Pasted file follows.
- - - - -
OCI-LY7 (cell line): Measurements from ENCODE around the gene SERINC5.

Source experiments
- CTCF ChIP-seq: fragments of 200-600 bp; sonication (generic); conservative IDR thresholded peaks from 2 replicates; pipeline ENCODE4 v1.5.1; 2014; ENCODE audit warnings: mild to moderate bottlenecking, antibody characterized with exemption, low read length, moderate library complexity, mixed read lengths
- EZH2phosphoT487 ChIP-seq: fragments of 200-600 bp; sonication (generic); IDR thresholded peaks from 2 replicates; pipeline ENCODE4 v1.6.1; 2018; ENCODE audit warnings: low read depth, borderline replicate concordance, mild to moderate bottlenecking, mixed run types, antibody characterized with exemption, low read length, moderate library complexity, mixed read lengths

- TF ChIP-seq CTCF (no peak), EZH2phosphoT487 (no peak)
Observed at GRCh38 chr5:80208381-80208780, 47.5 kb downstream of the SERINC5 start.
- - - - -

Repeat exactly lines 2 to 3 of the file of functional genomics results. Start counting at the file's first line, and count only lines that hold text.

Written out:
Source experiments
- CTCF ChIP-seq: fragments of 200-600 bp; sonication (generic); conservative IDR thresholded peaks from 2 replicates; pipeline ENCODE4 v1.5.1; 2014; ENCODE audit warnings: mild to moderate bottlenecking, antibody characterized with exemption, low read length, moderate library complexity, mixed read lengths